In a swimming pool having a capacity of about 40 m3 the quantity of water circulating through a sand filter amounted to about 170 liters/minute or approximately 10 m3 per hour. Thus, approximately 4 hours are required in order to once circulate the entire capacity of the swimming pool. With the air-air ion action there is initially attained a dilution of the bacterial contaminants which increases with time, but never becomes infinitely small. The water initially has a conductivity of 195 microhms (195.10-6 Mho) and a pH of 7.9. The bacteria content is so large that it cannot be counted. In the water circulation conduit there is installed a section of polyethylene pipe of 11/2 inch diameter. In such there is welded after the filter and the heat exchanger a 3/4 inch nipple at which there is connected an air ion installation. As already mentioned such is essentially constructed in the manner disclosed in Swiss Pat. No. 542,112 and U.S. Pat. No. 3,818,269 and operates with a voltage of about 40 kV applied to corona electrodes formed of rhodium-plated steel tips, which, in turn, diametrically protrude several millimeters into a 3/4-inch polyethylene pipe. An air current of 5 m3 /h, at an excess pressure of 0.9 bar, produced by a diaphram or membrane compressor, tears away per second at least 1012 small air ions from the corona electrodes. The air ion concentration is measured in an SK-meter as disclosed in the previously mentioned patents. A small electromagnet is arranged about the 3/4-inch polyethylene pipe following the last corona electrode, so that there appears within this pipe or conduit conducting the air-air ion mixture a magnetic field, at the center of which there still exists a magnetic induction of 10 V.s/m2. This conduit or pipe conducting the air-air ion mixture terminates in at least one nozzle which is arranged at the previously mentioned section of the water circulation conduit. At the region of this nozzle there is arranged a further electromagnet. Such is constructed and dimensioned so that the water-conducting polyethylene conduit or pipe extends through its magnetic field which, in turn, is so powerful that at the axis of the conduit there can be measured an induction of about 85 gauss. Electromagnets which, as mentioned, also can be used, in contrast to the permanent magnets, have the advantage that they can be obtained commercially in any size and power and their magnetic field can be varied within wide limits by changing the current intensity. On the other hand, electromagnets consume energy.
Instead of electromagnets it is possible, as already mentioned, to also use a pair of permanent magnets each of 4,000 gauss at a spacing of 4 centimeters. In this instance, the optimum distance of the magnets, located in a plane perpendicular to the mentioned pipe section and 10 centimeters downstream of the air ion inlet nozzle, is to be determined in the following manner: there is ascertained in a model test the nodes of the magnetic field lines, either according to the so-called Delawarr-method or by means of a measuring device as taught in U.S. Pat. No. 2,482,733, the disclosure of which is incorporated herein by reference. The magnets are then fixed such that there appear directly at the inner wall of the pipe section nodes corresponding to an induction of 600 gauss, and such that there simultaneously prevails a node located as closely as possible to the pipe axis and corresponding to an induction of 150 gauss. With this optimum adjustment there is realized, in practical operation, a degermination which theoretically, in 6.75 hours, results in a limit of 2,000 bacteria for each cm3 as generally prescribed by health authorities. In practice it has been however found that this limit is already reached practically after 3 hours. The explanation for this appears to be that the pH-value of the water rapidly drops and even with the starting slightly alkaline pH already is below 7 after 2 hours. In the case of carbonate-containing water there is present a further phenomenon, namely the bactericide action of CO2 due to the release of carbonic acid.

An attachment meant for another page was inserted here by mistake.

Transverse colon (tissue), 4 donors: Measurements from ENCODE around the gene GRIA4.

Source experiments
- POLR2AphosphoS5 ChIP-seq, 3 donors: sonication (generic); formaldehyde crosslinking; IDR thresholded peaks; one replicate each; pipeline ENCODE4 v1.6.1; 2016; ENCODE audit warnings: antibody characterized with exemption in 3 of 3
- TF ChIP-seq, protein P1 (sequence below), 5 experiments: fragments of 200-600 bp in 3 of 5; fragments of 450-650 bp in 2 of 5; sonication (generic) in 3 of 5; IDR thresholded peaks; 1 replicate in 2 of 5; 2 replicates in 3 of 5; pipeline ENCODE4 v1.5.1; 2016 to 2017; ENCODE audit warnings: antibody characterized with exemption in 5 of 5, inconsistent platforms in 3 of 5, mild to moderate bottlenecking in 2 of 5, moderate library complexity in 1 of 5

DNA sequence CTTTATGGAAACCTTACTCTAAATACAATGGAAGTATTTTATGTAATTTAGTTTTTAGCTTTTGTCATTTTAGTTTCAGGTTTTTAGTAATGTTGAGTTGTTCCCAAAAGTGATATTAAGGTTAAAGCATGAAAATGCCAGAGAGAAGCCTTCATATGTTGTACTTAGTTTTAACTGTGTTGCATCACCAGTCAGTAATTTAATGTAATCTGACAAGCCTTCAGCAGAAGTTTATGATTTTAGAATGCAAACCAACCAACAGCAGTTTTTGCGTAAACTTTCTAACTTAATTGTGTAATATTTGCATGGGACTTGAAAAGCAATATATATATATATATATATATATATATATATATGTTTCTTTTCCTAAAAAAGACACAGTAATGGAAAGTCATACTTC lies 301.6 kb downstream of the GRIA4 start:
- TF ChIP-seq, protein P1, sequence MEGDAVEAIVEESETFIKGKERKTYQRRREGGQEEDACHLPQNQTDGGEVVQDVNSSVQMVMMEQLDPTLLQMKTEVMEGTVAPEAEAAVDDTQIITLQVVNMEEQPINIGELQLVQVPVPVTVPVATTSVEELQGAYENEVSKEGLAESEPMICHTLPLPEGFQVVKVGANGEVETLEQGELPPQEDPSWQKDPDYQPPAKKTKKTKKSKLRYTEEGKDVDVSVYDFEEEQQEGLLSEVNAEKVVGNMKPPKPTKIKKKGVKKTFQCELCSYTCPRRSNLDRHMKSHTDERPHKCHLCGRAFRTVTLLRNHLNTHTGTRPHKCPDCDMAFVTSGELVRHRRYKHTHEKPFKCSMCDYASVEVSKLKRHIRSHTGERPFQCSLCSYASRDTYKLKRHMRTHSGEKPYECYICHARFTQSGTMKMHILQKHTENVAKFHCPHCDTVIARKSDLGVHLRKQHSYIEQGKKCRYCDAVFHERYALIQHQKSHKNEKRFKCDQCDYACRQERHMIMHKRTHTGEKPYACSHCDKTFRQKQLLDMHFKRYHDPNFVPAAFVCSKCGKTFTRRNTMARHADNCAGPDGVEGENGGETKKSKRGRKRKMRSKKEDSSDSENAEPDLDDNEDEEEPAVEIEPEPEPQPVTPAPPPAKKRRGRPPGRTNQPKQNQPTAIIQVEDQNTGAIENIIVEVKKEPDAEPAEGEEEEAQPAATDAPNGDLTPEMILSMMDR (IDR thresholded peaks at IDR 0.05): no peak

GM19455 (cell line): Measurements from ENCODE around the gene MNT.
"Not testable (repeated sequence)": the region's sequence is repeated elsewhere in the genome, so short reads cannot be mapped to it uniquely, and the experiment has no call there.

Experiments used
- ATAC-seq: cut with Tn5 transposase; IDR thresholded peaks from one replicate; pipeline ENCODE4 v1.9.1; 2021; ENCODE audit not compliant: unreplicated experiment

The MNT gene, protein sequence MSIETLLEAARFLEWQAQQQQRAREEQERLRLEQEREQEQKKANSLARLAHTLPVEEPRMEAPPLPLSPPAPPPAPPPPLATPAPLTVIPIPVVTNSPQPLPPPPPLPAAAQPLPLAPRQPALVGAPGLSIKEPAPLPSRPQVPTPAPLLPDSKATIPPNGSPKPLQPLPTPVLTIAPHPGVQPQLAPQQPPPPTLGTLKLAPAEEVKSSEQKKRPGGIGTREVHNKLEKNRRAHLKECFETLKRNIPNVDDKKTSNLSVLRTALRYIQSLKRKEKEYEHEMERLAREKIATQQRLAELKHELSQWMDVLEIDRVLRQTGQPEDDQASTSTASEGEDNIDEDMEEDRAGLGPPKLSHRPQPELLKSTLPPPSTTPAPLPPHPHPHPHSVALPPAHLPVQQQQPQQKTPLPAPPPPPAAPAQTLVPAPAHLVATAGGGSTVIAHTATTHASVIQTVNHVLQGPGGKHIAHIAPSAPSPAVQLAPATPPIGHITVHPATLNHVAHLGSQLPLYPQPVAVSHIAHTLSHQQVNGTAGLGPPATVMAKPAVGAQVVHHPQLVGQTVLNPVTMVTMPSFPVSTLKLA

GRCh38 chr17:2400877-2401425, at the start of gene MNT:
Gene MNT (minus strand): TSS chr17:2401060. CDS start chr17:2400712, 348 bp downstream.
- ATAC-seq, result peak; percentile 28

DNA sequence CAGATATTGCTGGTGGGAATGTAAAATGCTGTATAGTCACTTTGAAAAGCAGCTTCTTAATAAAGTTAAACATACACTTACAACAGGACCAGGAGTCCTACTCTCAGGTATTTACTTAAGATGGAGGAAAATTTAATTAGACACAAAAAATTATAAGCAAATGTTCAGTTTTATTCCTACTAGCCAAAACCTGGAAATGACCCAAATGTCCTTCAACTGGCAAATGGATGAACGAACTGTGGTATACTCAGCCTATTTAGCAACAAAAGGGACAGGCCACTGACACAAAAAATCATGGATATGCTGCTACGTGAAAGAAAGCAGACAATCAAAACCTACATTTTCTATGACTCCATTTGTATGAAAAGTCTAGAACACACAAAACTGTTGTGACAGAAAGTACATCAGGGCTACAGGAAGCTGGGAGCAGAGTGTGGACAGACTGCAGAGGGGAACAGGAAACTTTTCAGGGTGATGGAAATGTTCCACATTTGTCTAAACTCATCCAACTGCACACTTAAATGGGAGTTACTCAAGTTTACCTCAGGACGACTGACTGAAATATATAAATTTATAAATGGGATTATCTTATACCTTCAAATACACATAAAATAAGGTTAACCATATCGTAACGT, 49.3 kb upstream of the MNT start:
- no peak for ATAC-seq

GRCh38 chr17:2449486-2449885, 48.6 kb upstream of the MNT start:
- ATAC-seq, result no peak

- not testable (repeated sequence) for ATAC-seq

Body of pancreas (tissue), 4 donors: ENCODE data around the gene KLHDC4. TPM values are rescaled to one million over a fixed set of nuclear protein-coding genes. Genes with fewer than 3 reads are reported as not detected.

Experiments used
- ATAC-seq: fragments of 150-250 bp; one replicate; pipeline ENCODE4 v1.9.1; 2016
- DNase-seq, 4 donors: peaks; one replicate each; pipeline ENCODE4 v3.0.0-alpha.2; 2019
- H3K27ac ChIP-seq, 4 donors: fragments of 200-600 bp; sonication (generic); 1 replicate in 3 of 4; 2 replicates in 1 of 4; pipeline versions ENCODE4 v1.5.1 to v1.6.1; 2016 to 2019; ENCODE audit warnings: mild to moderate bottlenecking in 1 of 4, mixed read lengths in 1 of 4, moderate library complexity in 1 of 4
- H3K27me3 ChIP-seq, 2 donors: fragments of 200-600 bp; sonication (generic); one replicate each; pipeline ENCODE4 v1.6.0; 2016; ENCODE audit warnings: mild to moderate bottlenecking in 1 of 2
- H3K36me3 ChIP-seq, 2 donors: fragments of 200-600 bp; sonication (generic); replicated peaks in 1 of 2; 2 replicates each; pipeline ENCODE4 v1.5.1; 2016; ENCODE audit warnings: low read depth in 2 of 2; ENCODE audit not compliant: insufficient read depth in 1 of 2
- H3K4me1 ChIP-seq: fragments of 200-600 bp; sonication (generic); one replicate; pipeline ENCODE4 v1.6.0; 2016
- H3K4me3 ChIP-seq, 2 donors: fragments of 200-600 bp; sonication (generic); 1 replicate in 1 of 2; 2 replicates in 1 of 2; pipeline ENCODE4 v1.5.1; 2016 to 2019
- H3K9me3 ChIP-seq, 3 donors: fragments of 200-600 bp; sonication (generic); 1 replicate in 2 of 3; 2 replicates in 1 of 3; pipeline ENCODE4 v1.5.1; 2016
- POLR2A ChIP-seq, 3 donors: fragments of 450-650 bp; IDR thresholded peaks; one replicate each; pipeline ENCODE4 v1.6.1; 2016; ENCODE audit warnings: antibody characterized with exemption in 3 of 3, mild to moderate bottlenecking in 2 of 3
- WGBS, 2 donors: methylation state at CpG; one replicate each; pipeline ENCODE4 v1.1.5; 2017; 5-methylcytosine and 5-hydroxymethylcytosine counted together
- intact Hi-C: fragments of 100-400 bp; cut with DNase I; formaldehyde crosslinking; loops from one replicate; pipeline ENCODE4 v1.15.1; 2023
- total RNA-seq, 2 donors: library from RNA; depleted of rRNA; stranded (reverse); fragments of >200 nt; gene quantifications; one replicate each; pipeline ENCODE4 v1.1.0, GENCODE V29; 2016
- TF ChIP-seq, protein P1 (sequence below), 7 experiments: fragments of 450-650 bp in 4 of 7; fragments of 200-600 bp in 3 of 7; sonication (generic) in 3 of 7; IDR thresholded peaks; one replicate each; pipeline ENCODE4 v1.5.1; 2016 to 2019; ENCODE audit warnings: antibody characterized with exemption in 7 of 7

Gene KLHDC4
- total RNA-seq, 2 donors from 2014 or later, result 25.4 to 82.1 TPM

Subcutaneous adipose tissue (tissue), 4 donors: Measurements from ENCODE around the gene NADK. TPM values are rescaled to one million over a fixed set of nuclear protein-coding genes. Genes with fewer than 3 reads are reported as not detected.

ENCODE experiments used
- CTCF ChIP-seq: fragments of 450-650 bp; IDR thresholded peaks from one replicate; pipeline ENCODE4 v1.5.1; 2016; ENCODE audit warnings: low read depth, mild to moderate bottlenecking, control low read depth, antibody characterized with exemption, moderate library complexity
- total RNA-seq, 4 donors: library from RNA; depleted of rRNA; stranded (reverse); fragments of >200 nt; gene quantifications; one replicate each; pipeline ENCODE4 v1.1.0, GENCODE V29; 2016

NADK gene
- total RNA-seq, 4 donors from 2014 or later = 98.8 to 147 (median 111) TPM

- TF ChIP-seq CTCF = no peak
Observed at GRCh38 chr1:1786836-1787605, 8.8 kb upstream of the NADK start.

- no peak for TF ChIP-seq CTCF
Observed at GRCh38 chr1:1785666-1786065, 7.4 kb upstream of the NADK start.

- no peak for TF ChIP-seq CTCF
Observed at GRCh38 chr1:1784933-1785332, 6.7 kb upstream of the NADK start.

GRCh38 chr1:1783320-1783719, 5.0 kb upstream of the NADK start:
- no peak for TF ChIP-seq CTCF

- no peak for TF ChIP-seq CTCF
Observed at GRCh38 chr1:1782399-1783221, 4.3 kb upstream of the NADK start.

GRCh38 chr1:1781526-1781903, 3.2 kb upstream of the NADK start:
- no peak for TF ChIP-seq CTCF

In a public drinking water reservoir, whose water contains between 200 and 300 coliforme bacteria per 100 ml, depending upon the time of season, due to the field adjoining the water collection area, removal of bacteria or germs from the water should occur without chlorine. The capacity of the reservoir amounted to 50 m3 and the water had a pH of 8.5. An injection of air-air ion mixture containing 1014 air ions per cm3 by means of nozzles, arranged at the end of the vanes of a three van stirrer, brings about a rapid admixing throughout the entire resevoir. The air-air ion mixture is injected at an excess pressure of 3 bar, and at the nozzles formed of polyamide there is provided in each case a rim of disc magnets of 5 mm diameter and 3 mm thickness, each of which have a remanence of 80 gauss.
The degermination is so effective that it is possible to speak in terms of a true bactericide action and within less than 1 second after penetration of fresh water containing bacteria the bacteria are killed. At the same time the pH-value is reduced to between 6.9 and 7 and the air dissolved in the water on the average exceeds about 11% of the original possible value.
While there are shown and described present preferred embodiments of the invention, it is to be distinctly understood that the invention is not limited thereto, but may be otherwise variously embodied and practiced within the scope of the following claims. Accordingly,